By Tammy Chipko
The USEF West Coast Junior Hunter Finals took place on August 20th & 21st at Showpark. The Finals consist of a handy class, hack class, and then a classic type round. Showcasing some of our top hunters, it was a great opportunity to catch up with one of the West Coast’s top hunter trainers, Archie Cox.
Tammy Chipko: What do you think about the Finals happening at Showpark this year?
Archie Cox: Holding it in the Grand Prix field is an outstanding place for both horse and rider. It is nice to see hunters on a large grass field. It gives you the feel of the horse and rider combination in a hunt field. It’s beautiful.
TC: The Juniors had to prepare their own horses and are not allowed to have anyone else ride them prior or during the competition. How do you feel about this?
AC: I think it’s great. What everyone learns with this format is that the junior riders are very capable of preparing their own horses. It gives the kids a better understanding of their horse and how much work their horse needs or does not need. I think sometimes we as trainers do too much. I think it also gives the kids a sense of accomplishment. It’s great for their confidence when they finish and they know that they did everything from the preparation to the ride in the show ring themselves.
TC: The first round was a handy round. What do you like to see in a handy round?
AC: The best description I have ever heard of a handy round came from Frank Chapot. He said, “The handy course is to be ridden in a ground-saving manner.” This means tight turns, efficient use of the ring, forward pace. I like to see a long gallop to either the first or last jump. This depends on the course as well as the course will dictate the length of stride and pace of the horse. If the handy course is ridden well it should show a lot of expression in a forward hunting pace. Remembering the whole time it still is a hunter round.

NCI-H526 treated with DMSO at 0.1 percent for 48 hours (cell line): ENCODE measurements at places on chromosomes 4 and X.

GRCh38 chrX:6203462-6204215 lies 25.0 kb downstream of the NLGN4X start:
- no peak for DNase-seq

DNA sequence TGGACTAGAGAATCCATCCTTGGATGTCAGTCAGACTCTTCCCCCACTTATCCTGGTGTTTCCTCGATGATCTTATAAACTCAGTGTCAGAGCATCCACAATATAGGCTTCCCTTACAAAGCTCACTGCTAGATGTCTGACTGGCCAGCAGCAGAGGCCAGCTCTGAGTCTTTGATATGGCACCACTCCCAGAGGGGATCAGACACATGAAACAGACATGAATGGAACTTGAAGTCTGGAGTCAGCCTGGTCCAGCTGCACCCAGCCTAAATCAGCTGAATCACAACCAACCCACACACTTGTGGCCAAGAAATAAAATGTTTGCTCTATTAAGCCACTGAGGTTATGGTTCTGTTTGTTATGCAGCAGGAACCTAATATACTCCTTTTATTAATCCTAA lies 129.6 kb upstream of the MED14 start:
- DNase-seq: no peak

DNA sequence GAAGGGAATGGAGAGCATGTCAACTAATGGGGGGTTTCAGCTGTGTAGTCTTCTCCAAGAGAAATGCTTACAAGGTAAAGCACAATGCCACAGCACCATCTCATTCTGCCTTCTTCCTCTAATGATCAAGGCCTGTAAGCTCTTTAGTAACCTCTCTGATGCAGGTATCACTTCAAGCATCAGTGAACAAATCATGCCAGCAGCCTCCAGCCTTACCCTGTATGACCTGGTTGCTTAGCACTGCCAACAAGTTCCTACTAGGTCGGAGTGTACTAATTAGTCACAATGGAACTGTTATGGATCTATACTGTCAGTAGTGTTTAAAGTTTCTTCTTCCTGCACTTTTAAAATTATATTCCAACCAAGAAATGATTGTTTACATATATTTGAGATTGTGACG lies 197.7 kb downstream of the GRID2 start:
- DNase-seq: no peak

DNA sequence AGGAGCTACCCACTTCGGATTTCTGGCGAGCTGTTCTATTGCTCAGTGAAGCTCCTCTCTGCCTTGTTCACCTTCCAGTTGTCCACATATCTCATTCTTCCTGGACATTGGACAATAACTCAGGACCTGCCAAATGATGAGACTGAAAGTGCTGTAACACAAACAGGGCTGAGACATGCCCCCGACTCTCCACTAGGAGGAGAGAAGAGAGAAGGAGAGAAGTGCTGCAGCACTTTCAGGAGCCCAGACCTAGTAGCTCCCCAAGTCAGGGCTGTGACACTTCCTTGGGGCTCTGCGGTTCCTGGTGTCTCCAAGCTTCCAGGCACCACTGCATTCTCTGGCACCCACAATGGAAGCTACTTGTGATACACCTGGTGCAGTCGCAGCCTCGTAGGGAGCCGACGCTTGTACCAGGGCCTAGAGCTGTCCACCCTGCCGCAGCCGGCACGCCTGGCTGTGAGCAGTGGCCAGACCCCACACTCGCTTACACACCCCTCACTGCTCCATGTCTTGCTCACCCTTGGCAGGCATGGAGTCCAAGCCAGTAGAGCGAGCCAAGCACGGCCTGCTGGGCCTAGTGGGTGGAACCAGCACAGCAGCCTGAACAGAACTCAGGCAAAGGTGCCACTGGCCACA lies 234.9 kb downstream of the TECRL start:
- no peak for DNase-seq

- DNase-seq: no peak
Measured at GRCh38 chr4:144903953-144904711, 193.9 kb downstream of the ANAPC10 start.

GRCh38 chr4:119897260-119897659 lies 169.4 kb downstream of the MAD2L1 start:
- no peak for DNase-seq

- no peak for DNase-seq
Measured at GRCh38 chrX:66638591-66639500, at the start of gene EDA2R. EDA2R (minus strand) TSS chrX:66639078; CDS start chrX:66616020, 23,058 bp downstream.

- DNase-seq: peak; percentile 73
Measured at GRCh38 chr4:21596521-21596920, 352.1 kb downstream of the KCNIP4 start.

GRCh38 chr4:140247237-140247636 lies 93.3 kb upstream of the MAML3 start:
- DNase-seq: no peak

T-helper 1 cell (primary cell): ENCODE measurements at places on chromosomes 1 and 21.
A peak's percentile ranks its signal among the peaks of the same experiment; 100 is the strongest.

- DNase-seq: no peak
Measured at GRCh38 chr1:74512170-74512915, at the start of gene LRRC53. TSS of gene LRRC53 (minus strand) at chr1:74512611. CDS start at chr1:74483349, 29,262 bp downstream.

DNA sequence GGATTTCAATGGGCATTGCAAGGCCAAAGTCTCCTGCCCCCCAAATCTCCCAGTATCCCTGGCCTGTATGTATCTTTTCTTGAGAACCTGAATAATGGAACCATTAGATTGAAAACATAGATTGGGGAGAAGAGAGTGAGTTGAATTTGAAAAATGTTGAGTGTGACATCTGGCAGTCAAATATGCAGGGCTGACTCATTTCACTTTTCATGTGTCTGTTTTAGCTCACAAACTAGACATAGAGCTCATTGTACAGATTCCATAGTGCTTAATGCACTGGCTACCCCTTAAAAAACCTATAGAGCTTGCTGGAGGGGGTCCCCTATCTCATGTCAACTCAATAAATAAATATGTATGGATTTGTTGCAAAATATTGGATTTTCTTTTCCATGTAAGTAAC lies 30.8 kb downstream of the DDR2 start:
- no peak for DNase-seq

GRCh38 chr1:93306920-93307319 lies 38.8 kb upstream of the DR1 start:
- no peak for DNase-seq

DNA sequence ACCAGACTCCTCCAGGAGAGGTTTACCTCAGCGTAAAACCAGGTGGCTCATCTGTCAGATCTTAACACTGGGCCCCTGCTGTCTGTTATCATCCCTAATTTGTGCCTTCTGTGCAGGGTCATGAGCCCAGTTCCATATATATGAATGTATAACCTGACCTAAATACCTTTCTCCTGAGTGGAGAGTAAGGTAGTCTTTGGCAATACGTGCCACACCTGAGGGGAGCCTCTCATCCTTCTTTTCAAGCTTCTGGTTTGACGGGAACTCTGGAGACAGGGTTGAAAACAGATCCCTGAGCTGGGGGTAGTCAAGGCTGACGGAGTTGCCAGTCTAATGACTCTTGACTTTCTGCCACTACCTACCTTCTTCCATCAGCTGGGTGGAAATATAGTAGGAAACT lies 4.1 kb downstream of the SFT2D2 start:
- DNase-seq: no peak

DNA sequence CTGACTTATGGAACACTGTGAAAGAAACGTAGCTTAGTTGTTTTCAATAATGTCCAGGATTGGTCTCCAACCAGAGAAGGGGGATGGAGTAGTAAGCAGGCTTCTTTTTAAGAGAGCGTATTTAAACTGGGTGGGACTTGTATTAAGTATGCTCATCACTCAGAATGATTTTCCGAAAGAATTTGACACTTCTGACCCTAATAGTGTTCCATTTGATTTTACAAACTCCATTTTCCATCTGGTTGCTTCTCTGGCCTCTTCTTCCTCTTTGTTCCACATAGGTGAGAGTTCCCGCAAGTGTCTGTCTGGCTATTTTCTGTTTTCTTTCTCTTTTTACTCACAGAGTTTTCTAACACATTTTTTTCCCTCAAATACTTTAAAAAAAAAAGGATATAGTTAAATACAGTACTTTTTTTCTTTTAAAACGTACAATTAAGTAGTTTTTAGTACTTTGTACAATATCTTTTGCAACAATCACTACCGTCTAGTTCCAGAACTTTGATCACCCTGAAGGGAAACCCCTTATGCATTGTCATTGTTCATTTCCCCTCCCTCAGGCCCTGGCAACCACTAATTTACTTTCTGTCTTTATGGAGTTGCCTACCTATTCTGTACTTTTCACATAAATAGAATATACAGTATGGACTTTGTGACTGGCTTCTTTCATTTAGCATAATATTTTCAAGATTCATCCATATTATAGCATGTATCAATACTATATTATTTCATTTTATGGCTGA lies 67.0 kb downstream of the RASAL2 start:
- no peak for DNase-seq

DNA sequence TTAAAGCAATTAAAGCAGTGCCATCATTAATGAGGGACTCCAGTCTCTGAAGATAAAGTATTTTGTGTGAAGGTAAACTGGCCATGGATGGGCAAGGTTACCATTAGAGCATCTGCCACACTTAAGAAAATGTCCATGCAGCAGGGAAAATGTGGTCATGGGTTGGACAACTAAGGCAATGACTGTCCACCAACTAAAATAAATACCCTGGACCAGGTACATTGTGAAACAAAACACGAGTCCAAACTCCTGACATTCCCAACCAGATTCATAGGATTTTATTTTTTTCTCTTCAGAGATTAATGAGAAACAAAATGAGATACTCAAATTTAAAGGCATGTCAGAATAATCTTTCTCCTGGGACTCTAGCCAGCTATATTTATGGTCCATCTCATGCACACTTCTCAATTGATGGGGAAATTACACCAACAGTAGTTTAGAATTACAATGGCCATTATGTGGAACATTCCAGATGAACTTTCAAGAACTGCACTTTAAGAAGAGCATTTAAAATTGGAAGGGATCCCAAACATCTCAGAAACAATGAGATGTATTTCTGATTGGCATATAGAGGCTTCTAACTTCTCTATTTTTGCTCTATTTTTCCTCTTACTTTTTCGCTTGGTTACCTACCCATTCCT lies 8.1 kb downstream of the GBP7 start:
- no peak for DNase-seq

TC: How do you like to see the course designed?
AC: The course should resemble what you would find in a hunt field. I like to see a range of solid jumps as well as airy jumps. You want to design the course so that it shows off the classic style of the horse allowing for good gallops, and jumps that really show off the expression and quality of each horse. I think if it is designed this way the horse and rider combinations are able to show in a more natural state and should be rewarded for it.
TC: Can you comment on the turnout of horse and rider?
AC: I am a very detail oriented person. The turnout of both horse and rider is extremely important and both should look their absolute best.
TC: How do you feel about the Jr. Hunter Finals?
AC: I love it! The Hunter Finals have grown significantly over the past five years. We have some of the top juniors and horses from all over competing at this event. Because this is a stand-alone competition I think it creates a great group atmosphere for the kids. They get to meet other junior riders that they might not usually see, and because it’s all about the juniors it builds a strong comradery amongst them. It’s just a great opportunity for the junior riders to really shine and know that it truly is all about them!